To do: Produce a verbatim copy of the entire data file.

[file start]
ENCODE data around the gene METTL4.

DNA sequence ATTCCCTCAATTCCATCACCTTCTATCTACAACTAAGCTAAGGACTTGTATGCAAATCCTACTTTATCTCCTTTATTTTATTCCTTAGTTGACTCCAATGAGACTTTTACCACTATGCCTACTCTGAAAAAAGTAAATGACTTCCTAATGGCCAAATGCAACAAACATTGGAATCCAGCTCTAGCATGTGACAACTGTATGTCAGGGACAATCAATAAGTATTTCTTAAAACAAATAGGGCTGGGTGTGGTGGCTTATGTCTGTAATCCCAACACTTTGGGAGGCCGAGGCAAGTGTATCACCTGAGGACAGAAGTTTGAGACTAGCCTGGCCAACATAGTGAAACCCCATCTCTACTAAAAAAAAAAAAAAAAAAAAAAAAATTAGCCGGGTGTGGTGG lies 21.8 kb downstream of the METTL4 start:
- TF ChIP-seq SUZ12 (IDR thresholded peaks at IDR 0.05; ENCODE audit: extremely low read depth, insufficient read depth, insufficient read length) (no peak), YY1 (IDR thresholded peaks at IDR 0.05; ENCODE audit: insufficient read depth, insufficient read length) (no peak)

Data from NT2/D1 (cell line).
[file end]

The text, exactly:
ENCODE data around the gene METTL4.

DNA sequence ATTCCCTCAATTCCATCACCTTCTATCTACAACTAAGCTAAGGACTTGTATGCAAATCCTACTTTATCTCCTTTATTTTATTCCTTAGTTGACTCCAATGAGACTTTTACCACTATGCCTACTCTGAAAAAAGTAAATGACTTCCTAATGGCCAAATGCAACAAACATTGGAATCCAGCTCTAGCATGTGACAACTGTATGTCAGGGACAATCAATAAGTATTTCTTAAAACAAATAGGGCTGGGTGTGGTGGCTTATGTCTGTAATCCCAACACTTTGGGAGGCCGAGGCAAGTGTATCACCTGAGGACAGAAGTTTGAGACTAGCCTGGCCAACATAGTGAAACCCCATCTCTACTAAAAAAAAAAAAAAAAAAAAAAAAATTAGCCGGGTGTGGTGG lies 21.8 kb downstream of the METTL4 start:
- TF ChIP-seq SUZ12 (IDR thresholded peaks at IDR 0.05; ENCODE audit: extremely low read depth, insufficient read depth, insufficient read length) (no peak), YY1 (IDR thresholded peaks at IDR 0.05; ENCODE audit: insufficient read depth, insufficient read length) (no peak)

Data from NT2/D1 (cell line).